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When will Australians be allowed to travel to Bali again?


Here's everything you need to know so you can start planning for your next trip to paradise.

Bali has been off-limits for Australian tourists ever since the coronavirus pandemic erupted early last year, and what once was Australia's playground has turned into a ghost town.

The ordinarily bustling nightclubs of Kuta are entirely deserted, restaurants are boarded up, and beaches are left empty. No tourism simply means no money for many of Bali's 4million residents who have been relying on the industry for generations.

So when will Australians be able to return? Here's everything you need to know so you can start planning for your next trip to paradise (although it's set to be a while away).

When will Australians be able to travel to Bali for a holiday?

Qantas has said that some international borders are on track to open by December 2021, when Australia hits an 80 per cent vaccination rate.

It says low-risk countries with high vaccination rates, such as the United Kingdom, will be the first to reopen.

However, the airline says that travel to Bali will not be restarted until at least April 2022 due to concerns about vaccination rates.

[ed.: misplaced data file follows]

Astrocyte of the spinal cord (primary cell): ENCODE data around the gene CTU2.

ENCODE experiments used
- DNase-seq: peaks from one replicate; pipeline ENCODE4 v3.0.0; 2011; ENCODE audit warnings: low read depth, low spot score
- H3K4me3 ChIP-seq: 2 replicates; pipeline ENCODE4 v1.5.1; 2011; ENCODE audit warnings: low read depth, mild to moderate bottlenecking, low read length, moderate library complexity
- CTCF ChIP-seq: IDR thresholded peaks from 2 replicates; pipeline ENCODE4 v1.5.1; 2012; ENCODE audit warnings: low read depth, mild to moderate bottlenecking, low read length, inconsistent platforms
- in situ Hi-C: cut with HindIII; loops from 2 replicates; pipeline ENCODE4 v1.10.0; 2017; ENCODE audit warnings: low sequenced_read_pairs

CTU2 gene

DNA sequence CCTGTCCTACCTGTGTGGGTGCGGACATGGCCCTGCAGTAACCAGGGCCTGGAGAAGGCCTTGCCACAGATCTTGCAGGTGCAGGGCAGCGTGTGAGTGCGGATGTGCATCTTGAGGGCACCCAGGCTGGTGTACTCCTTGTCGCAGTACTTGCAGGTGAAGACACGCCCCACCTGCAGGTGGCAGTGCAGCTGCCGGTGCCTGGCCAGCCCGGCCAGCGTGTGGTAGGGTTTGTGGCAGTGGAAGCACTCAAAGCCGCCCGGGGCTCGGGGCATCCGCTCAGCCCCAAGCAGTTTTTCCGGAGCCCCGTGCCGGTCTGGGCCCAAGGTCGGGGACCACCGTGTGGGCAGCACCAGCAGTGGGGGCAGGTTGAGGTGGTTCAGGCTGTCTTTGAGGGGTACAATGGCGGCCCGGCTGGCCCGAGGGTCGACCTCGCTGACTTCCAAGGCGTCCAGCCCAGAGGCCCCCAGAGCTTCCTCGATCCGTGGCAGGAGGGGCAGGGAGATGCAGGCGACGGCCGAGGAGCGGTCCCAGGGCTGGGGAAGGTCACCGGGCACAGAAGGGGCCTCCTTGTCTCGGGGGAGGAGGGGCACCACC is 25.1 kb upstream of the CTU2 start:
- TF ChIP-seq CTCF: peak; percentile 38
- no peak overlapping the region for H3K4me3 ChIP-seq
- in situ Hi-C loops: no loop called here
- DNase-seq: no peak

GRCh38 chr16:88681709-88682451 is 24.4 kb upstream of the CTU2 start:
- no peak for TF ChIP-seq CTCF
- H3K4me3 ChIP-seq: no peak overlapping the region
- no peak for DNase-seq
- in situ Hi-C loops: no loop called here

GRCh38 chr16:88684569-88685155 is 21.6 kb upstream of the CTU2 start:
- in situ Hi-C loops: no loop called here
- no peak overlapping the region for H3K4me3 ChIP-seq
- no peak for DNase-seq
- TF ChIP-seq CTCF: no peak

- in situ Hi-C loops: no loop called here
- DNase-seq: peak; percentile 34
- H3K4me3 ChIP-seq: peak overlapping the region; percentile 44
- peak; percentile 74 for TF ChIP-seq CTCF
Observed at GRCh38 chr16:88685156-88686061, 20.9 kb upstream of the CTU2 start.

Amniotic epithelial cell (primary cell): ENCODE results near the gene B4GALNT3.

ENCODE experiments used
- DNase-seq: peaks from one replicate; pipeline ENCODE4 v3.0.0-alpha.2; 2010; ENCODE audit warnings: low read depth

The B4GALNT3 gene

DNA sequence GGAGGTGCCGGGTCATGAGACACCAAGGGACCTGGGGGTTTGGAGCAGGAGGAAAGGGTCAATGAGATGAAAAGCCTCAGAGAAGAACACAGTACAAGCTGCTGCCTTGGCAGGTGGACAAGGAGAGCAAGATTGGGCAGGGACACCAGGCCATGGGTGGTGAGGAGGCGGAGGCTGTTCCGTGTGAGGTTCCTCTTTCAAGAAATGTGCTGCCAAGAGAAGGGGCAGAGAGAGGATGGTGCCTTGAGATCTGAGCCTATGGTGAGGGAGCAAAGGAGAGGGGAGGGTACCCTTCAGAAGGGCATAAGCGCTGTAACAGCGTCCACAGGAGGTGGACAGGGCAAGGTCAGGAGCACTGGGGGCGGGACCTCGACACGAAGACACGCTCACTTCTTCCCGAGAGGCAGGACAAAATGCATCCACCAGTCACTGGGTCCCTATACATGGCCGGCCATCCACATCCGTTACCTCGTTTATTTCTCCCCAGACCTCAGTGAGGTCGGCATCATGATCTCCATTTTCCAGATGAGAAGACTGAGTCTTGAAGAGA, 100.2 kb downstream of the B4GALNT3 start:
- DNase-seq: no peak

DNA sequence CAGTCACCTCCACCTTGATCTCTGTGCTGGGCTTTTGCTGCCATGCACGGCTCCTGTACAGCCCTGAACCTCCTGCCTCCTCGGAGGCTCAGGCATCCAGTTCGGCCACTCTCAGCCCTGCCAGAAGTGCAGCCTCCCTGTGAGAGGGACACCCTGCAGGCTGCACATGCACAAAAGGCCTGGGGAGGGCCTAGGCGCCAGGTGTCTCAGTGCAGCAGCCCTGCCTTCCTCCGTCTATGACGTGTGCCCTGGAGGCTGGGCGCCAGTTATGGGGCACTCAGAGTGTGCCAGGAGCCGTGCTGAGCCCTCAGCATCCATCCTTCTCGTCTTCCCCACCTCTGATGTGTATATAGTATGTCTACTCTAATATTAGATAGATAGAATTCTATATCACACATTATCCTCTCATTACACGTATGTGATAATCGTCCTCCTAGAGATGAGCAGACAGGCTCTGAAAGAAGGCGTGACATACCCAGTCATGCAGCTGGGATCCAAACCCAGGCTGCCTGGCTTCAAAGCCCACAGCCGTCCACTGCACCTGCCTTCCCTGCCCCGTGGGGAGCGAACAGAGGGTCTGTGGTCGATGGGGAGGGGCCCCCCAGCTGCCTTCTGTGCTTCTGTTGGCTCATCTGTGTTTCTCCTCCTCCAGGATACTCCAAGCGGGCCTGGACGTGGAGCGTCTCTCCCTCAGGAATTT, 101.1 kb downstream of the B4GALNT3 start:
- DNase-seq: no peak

So does this mean we'll be able to start planning trips to Bali in 2022?

Nothing's confirmed yet, but Qantas's suggestion that it could start flying to Bali in April 2022 is the first signal that Australians will be allowed to travel there soon.

Will it matter what state I'm in?

With most states in Australia now planning to live with the virus rather than stamp it out entirely, international travel is looking much more likely.

However, Western Australia is looking to still pursue a Covid-zero strategy and this could mean Bali is closed off from the state for many more years.

How's Bali's vaccination program going?

In Indonesia, just over 11 per cent of the population have been fully vaccinated, after the program started in January this year.

Meanwhile, officials in Bali claim that nearly 100 per cent of tourism workers have been vaccinated. Still, it's probably wise to be a little sceptical about these numbers, given that they've been stretched by officials before.

Bali says it's ready to accept visitors

During a virtual conference on Monday, Indonesia's Maritime and investment minister Luhut Panjaitan said tourist spots in most parts of Bali will now accept visitors, given they have followed rigorous protocols such as providing their vaccination status on a government-verified phone app.

Additionally, international visitors must take 3 polymerase chain reaction tests before visiting then quarantine for eight days once on the island.